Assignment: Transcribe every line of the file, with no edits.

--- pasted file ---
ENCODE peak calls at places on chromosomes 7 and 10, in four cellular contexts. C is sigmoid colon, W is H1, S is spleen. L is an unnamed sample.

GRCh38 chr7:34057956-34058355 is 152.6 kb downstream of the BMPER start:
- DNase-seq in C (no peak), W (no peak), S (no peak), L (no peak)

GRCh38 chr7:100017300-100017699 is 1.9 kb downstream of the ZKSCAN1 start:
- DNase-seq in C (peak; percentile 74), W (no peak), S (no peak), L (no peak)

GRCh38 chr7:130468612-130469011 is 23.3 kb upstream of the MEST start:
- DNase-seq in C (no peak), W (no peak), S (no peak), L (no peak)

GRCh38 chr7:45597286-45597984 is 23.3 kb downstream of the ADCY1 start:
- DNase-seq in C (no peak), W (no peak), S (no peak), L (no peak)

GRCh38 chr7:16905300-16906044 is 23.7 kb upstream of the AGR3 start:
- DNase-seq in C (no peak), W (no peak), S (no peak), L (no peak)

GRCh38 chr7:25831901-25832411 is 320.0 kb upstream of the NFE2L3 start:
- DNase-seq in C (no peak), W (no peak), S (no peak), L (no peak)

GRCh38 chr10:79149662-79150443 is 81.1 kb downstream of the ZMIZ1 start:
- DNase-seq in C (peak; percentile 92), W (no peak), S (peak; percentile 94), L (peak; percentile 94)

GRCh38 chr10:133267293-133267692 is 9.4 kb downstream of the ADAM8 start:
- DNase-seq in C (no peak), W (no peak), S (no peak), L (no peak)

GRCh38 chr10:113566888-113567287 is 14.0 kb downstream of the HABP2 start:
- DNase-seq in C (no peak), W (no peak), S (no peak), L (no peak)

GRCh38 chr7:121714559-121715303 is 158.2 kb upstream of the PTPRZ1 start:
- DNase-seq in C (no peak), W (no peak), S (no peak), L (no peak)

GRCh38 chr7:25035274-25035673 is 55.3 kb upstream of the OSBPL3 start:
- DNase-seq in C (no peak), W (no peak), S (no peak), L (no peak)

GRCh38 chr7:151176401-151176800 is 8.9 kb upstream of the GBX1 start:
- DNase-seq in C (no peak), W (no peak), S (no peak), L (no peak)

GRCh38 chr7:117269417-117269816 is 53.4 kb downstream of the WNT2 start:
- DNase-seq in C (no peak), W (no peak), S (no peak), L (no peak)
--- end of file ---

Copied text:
ENCODE peak calls at places on chromosomes 7 and 10, in four cellular contexts. C is sigmoid colon, W is H1, S is spleen. L is an unnamed sample.

GRCh38 chr7:34057956-34058355 is 152.6 kb downstream of the BMPER start:
- DNase-seq in C (no peak), W (no peak), S (no peak), L (no peak)

GRCh38 chr7:100017300-100017699 is 1.9 kb downstream of the ZKSCAN1 start:
- DNase-seq in C (peak; percentile 74), W (no peak), S (no peak), L (no peak)

GRCh38 chr7:130468612-130469011 is 23.3 kb upstream of the MEST start:
- DNase-seq in C (no peak), W (no peak), S (no peak), L (no peak)

GRCh38 chr7:45597286-45597984 is 23.3 kb downstream of the ADCY1 start:
- DNase-seq in C (no peak), W (no peak), S (no peak), L (no peak)

GRCh38 chr7:16905300-16906044 is 23.7 kb upstream of the AGR3 start:
- DNase-seq in C (no peak), W (no peak), S (no peak), L (no peak)

GRCh38 chr7:25831901-25832411 is 320.0 kb upstream of the NFE2L3 start:
- DNase-seq in C (no peak), W (no peak), S (no peak), L (no peak)

GRCh38 chr10:79149662-79150443 is 81.1 kb downstream of the ZMIZ1 start:
- DNase-seq in C (peak; percentile 92), W (no peak), S (peak; percentile 94), L (peak; percentile 94)

GRCh38 chr10:133267293-133267692 is 9.4 kb downstream of the ADAM8 start:
- DNase-seq in C (no peak), W (no peak), S (no peak), L (no peak)

GRCh38 chr10:113566888-113567287 is 14.0 kb downstream of the HABP2 start:
- DNase-seq in C (no peak), W (no peak), S (no peak), L (no peak)

GRCh38 chr7:121714559-121715303 is 158.2 kb upstream of the PTPRZ1 start:
- DNase-seq in C (no peak), W (no peak), S (no peak), L (no peak)

GRCh38 chr7:25035274-25035673 is 55.3 kb upstream of the OSBPL3 start:
- DNase-seq in C (no peak), W (no peak), S (no peak), L (no peak)

GRCh38 chr7:151176401-151176800 is 8.9 kb upstream of the GBX1 start:
- DNase-seq in C (no peak), W (no peak), S (no peak), L (no peak)

GRCh38 chr7:117269417-117269816 is 53.4 kb downstream of the WNT2 start:
- DNase-seq in C (no peak), W (no peak), S (no peak), L (no peak)